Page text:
This week we were asked to download Firefox web browser and use their add-on called Lightbeam to track out third party interaction online. This is a review on my experience.
Lightbeam is a add-on designed for Firefox web browser. The purpose of Lightbeam is to help internet users visualize third party sites and cookies that emerge through sites we use. Cookies are snippets of code embedded in your browser. The purpose of some cookies is for identification of the user and safety, however they are also used by third party sites to track your movement across the web and therefore target you with specific ad content. Third party sites use the information that these cookies provide in order to further developed their market and target you with related advertisements to the content being used on the internet.
The Lightbeam interface provides a data visualization of the content you have explored online and what third party sites track your cookies. After using Lightbeam for the first time I found it could be a bit confusing, I found the graph option to be the easiest to interact with. However the list and Clock are great visual aids as well, it just depends one how you interpret data.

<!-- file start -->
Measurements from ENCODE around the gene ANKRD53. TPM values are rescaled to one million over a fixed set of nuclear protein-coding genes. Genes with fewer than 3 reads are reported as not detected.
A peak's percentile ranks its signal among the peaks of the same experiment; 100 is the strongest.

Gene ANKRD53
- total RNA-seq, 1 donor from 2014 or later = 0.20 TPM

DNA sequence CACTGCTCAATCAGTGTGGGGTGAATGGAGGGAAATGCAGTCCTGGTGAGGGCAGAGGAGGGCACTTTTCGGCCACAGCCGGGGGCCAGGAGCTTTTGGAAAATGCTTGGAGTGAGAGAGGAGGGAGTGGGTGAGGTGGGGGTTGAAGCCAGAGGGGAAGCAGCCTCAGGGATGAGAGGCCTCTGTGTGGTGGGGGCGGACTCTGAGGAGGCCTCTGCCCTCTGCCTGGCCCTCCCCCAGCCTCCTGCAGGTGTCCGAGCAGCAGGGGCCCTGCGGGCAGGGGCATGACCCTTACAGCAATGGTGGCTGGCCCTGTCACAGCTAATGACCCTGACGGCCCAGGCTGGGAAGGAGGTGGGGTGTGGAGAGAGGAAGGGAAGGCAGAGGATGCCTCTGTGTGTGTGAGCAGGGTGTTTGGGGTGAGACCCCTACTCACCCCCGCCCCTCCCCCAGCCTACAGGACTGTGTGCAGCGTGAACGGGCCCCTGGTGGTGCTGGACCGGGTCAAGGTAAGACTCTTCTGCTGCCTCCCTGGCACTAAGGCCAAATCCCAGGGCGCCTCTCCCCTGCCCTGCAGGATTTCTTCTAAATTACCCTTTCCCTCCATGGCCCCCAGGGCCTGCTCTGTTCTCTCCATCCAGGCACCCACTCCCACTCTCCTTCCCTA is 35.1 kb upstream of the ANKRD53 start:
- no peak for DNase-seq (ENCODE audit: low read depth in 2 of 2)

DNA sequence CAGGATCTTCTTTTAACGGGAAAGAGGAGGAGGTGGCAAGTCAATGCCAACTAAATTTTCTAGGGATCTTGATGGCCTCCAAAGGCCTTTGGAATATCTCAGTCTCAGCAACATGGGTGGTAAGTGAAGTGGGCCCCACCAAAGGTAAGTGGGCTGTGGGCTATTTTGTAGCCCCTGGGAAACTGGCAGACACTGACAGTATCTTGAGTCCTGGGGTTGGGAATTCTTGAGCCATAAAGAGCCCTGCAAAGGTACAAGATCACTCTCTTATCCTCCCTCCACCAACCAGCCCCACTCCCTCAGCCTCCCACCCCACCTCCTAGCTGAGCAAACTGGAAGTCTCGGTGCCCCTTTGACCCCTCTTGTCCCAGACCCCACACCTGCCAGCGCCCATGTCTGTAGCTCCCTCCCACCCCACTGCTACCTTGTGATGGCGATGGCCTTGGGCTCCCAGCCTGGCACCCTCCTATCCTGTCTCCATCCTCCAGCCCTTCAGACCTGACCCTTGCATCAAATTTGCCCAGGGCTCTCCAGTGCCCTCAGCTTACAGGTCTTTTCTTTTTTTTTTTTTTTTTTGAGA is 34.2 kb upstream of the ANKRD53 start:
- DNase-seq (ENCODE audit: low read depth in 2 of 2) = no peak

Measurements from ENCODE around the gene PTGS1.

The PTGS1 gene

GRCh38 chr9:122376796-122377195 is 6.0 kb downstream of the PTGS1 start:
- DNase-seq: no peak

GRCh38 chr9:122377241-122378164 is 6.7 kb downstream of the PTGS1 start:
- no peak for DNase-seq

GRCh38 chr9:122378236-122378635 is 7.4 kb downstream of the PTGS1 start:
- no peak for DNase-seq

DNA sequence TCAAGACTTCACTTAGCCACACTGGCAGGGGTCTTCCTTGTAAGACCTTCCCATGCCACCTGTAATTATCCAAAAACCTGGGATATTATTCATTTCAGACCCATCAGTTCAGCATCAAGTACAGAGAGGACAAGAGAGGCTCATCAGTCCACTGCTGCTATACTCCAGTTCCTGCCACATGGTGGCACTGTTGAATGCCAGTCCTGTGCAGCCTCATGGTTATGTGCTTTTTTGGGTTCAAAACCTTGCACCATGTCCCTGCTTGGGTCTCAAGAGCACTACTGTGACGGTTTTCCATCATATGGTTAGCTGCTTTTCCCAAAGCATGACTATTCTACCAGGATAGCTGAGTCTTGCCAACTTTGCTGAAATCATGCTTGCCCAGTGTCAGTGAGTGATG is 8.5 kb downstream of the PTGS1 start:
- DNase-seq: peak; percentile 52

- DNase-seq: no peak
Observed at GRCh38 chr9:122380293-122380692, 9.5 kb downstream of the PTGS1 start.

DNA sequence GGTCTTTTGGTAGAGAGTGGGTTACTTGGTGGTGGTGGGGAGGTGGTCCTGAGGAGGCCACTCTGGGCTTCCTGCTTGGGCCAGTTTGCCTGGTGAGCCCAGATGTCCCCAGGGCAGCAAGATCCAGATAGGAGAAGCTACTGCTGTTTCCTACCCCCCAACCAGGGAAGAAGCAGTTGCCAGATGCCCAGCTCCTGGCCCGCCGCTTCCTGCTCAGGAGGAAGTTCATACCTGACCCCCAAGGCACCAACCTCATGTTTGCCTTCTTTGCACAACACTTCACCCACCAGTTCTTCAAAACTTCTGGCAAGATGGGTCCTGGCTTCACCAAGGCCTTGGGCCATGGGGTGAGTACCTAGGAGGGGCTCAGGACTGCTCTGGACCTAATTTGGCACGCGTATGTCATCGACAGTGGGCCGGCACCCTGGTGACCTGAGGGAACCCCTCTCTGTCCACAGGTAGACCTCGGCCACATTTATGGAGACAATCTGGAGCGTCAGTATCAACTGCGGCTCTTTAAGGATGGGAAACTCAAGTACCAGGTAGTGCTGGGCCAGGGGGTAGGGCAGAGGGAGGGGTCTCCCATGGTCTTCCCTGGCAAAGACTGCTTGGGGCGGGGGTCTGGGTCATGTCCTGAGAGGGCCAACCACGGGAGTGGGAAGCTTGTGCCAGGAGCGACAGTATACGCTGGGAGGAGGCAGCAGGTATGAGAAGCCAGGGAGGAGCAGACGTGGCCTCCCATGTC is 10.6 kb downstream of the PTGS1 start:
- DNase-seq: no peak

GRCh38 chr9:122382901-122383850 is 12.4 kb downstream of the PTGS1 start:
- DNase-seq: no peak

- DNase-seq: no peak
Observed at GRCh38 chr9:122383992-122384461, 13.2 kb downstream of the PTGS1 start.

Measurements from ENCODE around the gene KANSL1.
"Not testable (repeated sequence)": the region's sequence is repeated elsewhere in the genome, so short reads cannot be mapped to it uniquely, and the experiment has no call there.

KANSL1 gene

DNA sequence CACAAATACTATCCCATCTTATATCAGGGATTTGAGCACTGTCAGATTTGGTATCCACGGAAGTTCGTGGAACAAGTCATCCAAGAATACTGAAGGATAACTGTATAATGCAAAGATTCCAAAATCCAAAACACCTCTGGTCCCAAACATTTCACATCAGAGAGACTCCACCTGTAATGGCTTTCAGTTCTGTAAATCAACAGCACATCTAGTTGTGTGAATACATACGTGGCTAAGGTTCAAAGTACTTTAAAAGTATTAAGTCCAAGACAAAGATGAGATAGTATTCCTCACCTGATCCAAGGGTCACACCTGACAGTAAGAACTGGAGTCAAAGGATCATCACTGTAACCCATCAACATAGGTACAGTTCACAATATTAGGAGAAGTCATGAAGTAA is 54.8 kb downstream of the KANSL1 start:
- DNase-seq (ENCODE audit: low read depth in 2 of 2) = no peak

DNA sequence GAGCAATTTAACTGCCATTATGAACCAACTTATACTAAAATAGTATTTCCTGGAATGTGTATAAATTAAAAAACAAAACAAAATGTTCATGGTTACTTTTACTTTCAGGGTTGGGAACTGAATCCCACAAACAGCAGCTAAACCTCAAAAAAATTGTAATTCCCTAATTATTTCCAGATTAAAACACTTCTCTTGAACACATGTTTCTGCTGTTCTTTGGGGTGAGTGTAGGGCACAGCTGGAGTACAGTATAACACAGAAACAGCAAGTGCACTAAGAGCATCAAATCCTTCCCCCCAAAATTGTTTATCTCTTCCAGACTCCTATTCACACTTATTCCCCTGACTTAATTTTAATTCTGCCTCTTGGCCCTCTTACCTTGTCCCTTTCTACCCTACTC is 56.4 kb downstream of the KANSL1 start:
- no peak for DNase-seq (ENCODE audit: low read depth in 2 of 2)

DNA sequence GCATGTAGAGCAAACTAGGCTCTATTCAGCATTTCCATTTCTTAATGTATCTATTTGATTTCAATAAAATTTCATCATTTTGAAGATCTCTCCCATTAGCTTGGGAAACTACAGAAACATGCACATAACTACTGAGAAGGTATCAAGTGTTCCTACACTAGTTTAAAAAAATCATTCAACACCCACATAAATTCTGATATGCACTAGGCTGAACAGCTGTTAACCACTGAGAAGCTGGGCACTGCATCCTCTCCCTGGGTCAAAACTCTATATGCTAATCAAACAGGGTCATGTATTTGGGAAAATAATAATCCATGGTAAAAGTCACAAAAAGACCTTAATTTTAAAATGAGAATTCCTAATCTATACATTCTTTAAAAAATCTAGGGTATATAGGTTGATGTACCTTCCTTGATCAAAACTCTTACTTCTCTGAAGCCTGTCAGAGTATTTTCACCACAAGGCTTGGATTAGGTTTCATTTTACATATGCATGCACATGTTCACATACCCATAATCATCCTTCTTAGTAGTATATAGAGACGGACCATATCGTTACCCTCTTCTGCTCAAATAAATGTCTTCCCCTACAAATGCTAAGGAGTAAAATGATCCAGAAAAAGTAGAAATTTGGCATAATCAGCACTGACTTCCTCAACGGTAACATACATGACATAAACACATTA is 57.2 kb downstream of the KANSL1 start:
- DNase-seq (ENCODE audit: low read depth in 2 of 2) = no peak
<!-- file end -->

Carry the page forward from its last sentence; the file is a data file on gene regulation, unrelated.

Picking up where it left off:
The graphs can be a little bit confusing to read at first but I quickly figured out that the purple lines represented the cookies and which lead to third party use. I was able to make the connection between social media buttons on sites. These social media buttons left a third party cookie trail to the social media sites.
One thing that I wasn’t surprised to see was that google was providing the most third party involvement. There was googleadservice, googlevideo, googlesyndication, googleanalytics, ajax.googleapis, gstatistics, googleusercontent, and more. Another interesting point was sites that I accessed through their main URL often had similar sites like the Google example, that acted as third parties. For example while using Facebook.com I was linked to fbcdn.net and with Vimeo.com I was linked to vimeocdn.com and so on.
Overall I found this add-on very interesting to use and really exposed me to the vastness of my digital footprint. When see certain add on my side-bar I am no longer surprised at the results I used to think to myself: “ what relation does online shopping have when I am searching for results in a sociology course?” It turns out that the internet know what I want to see better than I do, which I can’t say I’m all too comfortable with.